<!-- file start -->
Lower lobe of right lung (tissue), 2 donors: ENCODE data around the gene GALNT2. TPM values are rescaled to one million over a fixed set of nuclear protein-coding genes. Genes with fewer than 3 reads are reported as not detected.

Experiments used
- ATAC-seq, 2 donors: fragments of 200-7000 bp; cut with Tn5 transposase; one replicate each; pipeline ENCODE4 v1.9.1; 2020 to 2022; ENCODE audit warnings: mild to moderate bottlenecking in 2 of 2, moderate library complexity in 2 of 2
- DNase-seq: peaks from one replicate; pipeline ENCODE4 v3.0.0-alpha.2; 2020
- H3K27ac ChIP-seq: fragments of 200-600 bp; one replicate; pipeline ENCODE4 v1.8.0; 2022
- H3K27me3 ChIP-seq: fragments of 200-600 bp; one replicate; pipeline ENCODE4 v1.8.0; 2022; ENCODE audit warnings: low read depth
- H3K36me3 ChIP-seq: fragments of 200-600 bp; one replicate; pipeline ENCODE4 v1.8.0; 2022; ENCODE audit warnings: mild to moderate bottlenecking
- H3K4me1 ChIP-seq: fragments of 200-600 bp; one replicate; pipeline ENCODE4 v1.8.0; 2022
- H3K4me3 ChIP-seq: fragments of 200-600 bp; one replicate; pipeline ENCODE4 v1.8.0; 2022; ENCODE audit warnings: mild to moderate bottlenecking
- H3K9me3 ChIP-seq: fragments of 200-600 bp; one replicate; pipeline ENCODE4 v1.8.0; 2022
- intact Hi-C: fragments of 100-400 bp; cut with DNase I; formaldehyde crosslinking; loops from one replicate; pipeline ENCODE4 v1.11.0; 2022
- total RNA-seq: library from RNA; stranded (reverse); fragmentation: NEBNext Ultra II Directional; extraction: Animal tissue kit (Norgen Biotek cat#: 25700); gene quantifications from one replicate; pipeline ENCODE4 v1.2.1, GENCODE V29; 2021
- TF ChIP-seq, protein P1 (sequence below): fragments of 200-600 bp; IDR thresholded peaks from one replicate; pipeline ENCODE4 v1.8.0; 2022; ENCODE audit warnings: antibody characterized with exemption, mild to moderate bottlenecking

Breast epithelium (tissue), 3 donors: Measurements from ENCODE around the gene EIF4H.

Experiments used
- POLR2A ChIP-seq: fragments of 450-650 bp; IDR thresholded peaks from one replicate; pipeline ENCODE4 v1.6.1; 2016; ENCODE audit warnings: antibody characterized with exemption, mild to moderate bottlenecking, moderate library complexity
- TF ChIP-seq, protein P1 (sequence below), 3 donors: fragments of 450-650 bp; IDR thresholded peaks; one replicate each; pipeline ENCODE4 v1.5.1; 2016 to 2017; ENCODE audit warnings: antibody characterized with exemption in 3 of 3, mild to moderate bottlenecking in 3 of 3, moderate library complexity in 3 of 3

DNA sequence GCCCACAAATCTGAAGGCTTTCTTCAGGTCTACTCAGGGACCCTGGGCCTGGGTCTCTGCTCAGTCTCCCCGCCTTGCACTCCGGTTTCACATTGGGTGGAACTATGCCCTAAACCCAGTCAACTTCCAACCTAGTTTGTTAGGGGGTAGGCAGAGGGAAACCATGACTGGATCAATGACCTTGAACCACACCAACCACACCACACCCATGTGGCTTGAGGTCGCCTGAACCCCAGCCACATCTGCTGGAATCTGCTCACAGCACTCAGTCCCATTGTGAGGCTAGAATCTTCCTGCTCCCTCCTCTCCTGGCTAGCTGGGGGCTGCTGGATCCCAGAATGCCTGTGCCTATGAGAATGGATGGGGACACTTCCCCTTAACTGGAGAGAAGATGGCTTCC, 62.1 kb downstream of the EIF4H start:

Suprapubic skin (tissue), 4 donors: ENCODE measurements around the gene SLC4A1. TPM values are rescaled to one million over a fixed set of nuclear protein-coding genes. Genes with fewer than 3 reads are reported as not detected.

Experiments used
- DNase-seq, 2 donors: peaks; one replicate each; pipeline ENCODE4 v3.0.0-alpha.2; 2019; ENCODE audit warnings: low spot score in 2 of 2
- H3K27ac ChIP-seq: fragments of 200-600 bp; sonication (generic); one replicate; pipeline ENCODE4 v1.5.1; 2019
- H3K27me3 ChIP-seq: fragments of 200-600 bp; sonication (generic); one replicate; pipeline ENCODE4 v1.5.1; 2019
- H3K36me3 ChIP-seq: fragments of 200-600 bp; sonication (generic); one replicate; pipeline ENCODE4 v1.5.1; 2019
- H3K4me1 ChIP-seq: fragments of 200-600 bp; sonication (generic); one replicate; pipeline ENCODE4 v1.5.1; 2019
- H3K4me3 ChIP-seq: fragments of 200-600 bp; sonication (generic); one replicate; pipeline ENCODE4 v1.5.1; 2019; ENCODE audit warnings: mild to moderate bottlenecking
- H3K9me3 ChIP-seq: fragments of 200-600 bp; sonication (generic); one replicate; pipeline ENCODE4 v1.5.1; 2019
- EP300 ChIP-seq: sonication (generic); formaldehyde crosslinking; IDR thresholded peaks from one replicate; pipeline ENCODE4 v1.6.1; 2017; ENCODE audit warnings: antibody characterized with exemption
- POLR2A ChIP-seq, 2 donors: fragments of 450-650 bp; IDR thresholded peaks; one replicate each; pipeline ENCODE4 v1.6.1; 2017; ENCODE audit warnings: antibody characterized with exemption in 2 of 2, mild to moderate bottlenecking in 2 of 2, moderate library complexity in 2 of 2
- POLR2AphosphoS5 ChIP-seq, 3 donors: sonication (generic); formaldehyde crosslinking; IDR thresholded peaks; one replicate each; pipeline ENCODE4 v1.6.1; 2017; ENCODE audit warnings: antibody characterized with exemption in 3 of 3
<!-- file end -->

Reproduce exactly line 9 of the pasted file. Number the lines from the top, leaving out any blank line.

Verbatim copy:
- H3K4me3 ChIP-seq: fragments of 200-600 bp; one replicate; pipeline ENCODE4 v1.8.0; 2022; ENCODE audit warnings: mild to moderate bottlenecking